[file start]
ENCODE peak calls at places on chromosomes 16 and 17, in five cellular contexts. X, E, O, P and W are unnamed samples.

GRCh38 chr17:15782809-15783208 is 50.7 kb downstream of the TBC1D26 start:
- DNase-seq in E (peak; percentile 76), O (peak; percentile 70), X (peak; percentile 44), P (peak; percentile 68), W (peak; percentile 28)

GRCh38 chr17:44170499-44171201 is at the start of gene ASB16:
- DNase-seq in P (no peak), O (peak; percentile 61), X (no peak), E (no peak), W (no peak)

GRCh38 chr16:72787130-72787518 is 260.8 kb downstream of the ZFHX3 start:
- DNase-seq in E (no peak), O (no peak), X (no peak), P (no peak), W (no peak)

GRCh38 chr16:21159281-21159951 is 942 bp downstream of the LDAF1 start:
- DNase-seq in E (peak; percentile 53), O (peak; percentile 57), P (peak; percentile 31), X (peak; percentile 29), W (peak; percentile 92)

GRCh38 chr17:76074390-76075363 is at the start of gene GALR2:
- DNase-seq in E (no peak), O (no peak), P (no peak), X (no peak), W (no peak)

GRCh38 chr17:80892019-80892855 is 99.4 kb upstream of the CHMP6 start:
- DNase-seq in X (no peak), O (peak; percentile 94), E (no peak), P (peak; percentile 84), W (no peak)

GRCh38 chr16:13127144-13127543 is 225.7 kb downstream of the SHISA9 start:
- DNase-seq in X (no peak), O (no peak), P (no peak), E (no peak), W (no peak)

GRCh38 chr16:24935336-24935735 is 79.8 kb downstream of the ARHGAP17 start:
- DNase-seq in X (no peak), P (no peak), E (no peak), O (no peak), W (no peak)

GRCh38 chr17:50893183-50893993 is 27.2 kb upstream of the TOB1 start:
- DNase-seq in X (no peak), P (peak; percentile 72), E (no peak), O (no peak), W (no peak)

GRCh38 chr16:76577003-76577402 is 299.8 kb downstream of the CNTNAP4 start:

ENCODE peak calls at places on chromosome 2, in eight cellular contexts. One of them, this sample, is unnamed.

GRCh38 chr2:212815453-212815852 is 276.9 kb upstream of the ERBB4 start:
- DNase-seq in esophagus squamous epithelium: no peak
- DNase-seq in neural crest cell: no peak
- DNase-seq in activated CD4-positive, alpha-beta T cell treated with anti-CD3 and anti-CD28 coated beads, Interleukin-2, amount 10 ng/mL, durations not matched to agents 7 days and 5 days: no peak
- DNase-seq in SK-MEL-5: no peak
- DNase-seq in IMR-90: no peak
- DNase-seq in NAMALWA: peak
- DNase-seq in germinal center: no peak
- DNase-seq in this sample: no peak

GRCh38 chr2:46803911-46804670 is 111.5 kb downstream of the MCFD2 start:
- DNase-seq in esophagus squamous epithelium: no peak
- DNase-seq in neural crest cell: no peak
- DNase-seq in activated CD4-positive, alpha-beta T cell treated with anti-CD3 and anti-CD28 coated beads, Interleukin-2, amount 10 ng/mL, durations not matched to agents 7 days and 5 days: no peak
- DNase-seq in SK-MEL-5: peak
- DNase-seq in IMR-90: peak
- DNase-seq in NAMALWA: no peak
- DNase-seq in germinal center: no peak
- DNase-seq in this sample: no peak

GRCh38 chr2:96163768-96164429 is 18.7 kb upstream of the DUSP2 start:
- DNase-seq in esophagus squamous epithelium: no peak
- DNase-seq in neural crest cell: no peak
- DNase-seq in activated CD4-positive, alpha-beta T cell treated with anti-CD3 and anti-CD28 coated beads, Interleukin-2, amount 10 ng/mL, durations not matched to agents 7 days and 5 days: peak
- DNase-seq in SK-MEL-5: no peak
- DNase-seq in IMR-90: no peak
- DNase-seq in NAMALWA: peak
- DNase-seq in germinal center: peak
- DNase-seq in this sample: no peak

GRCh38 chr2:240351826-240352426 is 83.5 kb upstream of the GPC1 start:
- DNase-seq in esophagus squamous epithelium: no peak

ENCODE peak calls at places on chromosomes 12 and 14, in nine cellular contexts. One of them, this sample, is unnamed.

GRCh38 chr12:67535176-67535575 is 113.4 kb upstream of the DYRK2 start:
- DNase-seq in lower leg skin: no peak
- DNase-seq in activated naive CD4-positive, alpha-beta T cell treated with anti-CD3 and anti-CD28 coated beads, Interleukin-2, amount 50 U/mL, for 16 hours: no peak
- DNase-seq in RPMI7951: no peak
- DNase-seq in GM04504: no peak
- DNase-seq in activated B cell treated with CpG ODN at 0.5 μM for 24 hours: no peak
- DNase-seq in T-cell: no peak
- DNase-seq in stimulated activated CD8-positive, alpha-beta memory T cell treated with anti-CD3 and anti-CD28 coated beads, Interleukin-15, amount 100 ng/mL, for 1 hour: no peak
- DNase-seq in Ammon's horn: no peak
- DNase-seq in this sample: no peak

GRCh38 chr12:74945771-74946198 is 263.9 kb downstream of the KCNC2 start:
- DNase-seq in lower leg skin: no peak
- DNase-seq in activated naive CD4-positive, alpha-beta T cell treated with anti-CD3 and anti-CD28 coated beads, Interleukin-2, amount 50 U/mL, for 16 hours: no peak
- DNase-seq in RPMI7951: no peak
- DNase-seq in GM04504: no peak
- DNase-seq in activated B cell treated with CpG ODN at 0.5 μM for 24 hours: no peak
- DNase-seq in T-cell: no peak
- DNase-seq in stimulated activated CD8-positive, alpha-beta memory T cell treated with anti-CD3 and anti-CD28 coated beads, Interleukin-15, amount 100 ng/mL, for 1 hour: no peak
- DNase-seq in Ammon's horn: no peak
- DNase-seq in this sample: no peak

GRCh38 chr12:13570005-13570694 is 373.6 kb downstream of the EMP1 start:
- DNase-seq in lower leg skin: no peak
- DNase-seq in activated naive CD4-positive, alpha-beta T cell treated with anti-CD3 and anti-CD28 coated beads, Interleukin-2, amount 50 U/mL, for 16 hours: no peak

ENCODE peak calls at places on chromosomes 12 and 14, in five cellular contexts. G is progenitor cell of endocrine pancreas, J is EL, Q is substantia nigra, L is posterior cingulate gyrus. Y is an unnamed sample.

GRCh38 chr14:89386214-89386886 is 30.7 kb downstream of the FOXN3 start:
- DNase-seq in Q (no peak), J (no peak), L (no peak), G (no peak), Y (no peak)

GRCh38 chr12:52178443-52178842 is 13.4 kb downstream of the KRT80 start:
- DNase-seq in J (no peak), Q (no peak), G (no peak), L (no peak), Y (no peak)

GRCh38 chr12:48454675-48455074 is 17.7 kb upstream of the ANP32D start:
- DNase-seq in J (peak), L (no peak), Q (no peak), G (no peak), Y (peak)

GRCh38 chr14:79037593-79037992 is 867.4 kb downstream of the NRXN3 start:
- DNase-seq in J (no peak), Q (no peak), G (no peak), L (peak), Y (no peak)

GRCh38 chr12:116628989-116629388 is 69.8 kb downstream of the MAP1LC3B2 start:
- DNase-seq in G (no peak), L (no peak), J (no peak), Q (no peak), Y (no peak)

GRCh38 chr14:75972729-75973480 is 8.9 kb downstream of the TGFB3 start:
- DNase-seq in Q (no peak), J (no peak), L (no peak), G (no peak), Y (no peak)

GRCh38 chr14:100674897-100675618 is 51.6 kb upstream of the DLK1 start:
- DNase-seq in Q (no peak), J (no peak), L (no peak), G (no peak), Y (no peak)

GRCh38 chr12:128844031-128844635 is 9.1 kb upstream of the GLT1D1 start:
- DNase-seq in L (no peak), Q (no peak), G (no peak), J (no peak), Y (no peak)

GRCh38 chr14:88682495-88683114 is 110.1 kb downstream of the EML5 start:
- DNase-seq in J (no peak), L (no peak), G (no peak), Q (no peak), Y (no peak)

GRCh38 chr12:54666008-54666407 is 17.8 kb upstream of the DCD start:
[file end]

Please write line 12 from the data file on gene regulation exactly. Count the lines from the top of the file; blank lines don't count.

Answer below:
GRCh38 chr17:80892019-80892855 is 99.4 kb upstream of the CHMP6 start: